Lunch is “flipped,” said Mr. Brenneman, with teachers eating in the cafeteria and students eating in the classroom.

If a child shows symptoms of Covid-19, all children in the household must be sent home, said Mr. Brenneman. Dr. Suttmeier reported that school nurses are wondering whether they can use their own judgment to determine whether a symptom could suggest Covid-19. She and the nurses meet regularly with Columbia County Public Health Director Jack Mabb.

Mr. Brenneman reported that so far his school has not had to use “Covid room” it set up for students with fevers.

Mr. LaCasse said that some long tests, such as the AP exams, might be “condensed.” Dr. Suttmeier said the state is expected to decide the fate of the Regents tests soon. If Regents tests stick to their normal schedule, the next Regents tests will be in January. The fate of the grade 3-8 assessment tests is up to the federal government.

Ms. Prestipino said the state has decided it’s not possible to do assessments on a virtual platform. Students on the 100% online model would have to come to school to take the tests.

‘Something new happens every day.’

Dr. Maria L. Suttmeier, supt.

Hudson City School District

Mr. Reardon announced that the AVID (Advancement via Individual Determination) college-preparatory program has been extended to eighth grade but with more focus on Google files. Students are advised to leave their heavy AVID binders at home more frequently. Ms. Prestipino what’s bring discussed is how to “honor the intent of AVID” while adapting it to the new circumstances.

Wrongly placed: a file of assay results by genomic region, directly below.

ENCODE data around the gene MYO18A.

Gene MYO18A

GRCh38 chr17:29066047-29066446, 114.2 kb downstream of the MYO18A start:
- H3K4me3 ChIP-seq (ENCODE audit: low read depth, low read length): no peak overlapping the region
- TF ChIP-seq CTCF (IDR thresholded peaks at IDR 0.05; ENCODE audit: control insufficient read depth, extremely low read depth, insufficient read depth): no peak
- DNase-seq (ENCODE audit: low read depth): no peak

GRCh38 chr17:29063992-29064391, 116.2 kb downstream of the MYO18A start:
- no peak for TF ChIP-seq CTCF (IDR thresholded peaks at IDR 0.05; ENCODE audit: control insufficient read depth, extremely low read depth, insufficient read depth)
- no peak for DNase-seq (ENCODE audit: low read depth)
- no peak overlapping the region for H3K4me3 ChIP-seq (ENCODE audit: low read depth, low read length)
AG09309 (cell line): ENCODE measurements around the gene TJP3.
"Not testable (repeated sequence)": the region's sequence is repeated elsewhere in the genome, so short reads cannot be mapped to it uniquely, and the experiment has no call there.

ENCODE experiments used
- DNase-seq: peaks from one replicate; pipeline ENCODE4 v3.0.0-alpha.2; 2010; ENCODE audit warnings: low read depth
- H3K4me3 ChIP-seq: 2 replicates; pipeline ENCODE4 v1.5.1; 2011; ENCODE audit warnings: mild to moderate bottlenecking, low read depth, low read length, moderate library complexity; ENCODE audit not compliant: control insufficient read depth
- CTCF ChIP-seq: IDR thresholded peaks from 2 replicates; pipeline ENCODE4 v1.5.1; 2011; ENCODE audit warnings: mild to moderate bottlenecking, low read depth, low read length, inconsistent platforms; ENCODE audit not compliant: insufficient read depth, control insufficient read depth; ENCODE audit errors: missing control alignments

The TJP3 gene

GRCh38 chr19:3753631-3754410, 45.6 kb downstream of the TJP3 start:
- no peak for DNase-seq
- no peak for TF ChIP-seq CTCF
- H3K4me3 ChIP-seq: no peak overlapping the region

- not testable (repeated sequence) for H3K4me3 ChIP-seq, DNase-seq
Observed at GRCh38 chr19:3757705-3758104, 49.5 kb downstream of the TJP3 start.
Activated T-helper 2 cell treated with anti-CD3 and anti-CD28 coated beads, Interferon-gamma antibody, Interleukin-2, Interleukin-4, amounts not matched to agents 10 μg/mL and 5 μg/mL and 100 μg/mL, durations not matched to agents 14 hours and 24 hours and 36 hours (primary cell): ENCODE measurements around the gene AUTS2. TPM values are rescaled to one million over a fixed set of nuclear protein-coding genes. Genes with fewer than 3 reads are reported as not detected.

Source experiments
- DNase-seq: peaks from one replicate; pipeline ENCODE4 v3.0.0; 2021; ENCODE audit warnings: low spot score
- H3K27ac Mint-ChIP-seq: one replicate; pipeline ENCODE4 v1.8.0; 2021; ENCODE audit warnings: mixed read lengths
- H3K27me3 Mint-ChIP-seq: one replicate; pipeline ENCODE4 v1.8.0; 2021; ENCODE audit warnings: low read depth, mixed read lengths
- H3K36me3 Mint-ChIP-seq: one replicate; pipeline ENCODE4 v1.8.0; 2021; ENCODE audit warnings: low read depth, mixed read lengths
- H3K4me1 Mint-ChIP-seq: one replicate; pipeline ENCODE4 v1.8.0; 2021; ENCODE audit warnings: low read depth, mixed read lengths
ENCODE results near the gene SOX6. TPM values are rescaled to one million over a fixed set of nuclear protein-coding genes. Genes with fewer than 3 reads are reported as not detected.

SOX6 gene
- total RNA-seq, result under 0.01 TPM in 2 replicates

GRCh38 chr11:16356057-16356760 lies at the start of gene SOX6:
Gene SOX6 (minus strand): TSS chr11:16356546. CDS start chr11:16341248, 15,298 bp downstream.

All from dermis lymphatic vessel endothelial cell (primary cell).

Also at the meeting

• Mr. LaCasse said that the attendance of online students is a concern; eleventh and twelfth grade students will be surveyed as to who wants to resume school in person

• Dr. Suttmeier said that College in High School classes are to proceed online

• Fire and lock-down drills are will still take place, now with social distancing protocols

• There are 10 locations throughout the District where people can pick up free breakfasts and lunches for children

• Mr. Brenneman said it is important for kids to be outside and he hopes the school board will allow kids to go outside, “even if only for a few minutes, in very cold weather”

Gym classes are outside, he added. For recess the district has “broken students up” into different play areas. There are mask breaks

• A challenge, said Mr. Brenneman, is “how to make school fun” for children now that big events cannot happen. Associate Principal Amanda Klopott spoke about intervention to keep elementary students and their families engaged and Associate Principal Ian MacCormack spoke about dividing elementary students into “houses” that compete against each other.

Sports have started, Mr. Reardon said. Players are allowed only two guests. In some sports, there are “concerns that players can’t tolerate masks.”

High School clubs are starting online.

• Ms. Prestipino said that in her office, with fewer people in the school, “It’s quiet, but it’s depressing” Mr. LaCasse said the sight of students sitting on the gym mat not being able to talk to each other “is kind of sad.”

Next meeting of the Hudson City School District Board of Education will take place Monday, October 20, at 6:30 pm, in Hudson High School.